Edmunds & Associates conversion tools are configured to execute the agreed to conversion requirements defined in the Analysis & Design Phase. Quality control tests are developed to assess quantifiable and qualitative parameters to verify that the results of the conversion process were executed per the design. In this phase one or more test conversions are run internally to ensure the conversion engine and processes return the expected results. Any issues are resolved and the test is performed again as required. Additional requirements may be discovered during the build phase that alters the original design plan. Any changes should support the accuracy and correctness of the conversion data and minimize scope creep.
Test and Refine Phase:
Prior to the final go-live conversion, it is recommended that all the key stakeholders participate in one or more mock or simulated conversions during which source data is collected and run through the entire process, the target database is loaded and data reports generated as necessary. There are three primary reasons to execute mock test conversions: (1) Simulation of the final conversion process from start-to-finish confirms the overall time requires and allows for resolution of conversion/ deployment issues in advance of the final conversion (Go-Live). This is most critical on large-scale conversions or projects that have tight time constraints on system cutover. (2) Conversion of real data gives the process owners visibility into how the data will appear in the target application so that conversion and source data problems can be identified and resolved. (3) Mock conversion will validate “sample” converted data for the conversion team supporting design and testing of the target application/database. The conversion team refines the conversion tools and process as appropriate based on feedback from the data owner and the target system implementation team. The purpose, number, timing, and input/output content of mock conversions to be done will be determined on a case-by-case basis by the conversion team, the target system implementation team, and key customer stakeholders. However, execution of mock conversion must not put the overall conversion project at risk.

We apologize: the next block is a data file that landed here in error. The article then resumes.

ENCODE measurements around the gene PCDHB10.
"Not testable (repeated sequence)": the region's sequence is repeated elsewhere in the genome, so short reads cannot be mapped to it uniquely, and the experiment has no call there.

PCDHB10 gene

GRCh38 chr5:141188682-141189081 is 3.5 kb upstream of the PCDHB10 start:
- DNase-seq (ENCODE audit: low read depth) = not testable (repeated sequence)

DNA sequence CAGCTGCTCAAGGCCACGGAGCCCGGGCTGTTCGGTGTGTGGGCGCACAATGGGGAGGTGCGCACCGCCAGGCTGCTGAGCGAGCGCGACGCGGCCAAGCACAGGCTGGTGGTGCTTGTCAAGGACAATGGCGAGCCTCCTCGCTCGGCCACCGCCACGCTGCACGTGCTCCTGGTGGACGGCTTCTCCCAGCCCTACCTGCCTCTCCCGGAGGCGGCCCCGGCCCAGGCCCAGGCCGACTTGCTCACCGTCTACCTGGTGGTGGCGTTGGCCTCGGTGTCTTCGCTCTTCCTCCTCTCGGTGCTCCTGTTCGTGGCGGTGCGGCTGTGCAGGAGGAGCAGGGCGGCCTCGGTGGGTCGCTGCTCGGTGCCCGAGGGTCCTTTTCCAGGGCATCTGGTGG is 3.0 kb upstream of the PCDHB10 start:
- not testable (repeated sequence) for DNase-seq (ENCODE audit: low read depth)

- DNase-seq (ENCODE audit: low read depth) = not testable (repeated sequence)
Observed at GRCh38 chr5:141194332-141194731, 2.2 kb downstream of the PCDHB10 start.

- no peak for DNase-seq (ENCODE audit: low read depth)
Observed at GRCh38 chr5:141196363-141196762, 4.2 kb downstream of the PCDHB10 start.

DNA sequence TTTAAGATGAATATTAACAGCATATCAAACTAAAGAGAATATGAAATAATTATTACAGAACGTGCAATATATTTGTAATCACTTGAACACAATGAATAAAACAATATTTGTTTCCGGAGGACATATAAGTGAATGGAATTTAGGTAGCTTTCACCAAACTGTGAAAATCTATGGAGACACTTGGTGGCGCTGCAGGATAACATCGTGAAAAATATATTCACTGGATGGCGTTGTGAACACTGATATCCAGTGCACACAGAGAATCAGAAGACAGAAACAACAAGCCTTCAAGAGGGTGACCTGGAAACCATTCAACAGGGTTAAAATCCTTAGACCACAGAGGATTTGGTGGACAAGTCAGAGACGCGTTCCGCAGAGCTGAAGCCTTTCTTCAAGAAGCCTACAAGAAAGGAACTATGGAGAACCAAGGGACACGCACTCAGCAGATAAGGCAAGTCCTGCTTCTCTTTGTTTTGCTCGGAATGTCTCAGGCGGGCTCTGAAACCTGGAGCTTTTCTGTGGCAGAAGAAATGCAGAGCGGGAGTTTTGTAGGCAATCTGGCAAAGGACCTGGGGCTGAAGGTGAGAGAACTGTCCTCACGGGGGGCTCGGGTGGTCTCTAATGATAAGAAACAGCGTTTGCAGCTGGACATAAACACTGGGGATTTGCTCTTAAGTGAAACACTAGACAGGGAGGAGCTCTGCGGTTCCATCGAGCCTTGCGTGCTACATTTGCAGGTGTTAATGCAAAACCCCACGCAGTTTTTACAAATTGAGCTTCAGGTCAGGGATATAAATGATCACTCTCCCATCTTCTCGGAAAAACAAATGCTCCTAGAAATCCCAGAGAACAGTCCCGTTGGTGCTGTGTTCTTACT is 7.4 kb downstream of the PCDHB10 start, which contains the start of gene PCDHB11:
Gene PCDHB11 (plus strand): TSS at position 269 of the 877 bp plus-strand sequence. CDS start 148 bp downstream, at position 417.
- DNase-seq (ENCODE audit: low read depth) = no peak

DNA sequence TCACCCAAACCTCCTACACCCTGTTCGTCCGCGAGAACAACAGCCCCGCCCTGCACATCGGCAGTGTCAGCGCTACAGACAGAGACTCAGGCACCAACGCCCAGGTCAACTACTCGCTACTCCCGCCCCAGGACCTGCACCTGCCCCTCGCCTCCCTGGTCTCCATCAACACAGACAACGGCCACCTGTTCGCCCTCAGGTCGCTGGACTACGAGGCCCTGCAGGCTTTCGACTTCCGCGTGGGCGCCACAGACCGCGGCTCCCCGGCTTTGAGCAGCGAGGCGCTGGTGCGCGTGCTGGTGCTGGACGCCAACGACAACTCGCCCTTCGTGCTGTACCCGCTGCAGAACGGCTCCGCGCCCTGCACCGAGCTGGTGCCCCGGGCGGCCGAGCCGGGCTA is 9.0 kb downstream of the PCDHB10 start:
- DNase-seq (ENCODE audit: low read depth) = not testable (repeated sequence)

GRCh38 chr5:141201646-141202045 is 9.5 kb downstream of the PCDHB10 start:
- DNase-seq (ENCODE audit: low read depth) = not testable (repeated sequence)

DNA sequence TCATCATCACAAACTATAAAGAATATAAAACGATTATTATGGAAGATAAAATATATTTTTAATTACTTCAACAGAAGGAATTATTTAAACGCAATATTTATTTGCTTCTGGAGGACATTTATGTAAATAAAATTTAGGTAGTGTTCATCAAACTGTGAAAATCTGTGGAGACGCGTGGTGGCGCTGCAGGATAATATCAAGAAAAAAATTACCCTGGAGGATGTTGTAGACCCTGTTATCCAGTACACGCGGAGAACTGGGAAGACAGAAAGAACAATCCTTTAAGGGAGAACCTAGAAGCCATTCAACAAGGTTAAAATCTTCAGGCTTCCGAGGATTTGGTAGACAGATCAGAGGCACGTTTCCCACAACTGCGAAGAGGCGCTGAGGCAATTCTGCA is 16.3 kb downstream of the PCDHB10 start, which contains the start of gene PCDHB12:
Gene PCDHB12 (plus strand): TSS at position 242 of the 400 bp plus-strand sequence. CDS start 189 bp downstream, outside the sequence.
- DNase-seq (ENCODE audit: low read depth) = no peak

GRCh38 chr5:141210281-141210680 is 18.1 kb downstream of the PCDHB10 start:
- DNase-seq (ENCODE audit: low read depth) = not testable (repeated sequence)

During test and refine phase, the data owners address those data issues that need to be corrected or enhanced in the source application and provide status updates to the conversion team. Data corrections are usually required if the existing source data cannot be loaded, or if once loaded, it will adversely affect the functionality of the target application.
The final or Go-Live conversion is defined as the last data extracted from the source systems, which results in the converted data populating the final production version of the target application at the end of the overall project. Once this data is extracted from the legacy source system(s), those system(s) must be frozen to allow for final data assurance validation and to allow data integrity throughout the conversion and verification process. Any changes to the legacy systems after the data is extracted cannot be included in the conversion and will have to be re-entered into the post production application (usually through manual entry).Click to edit this text...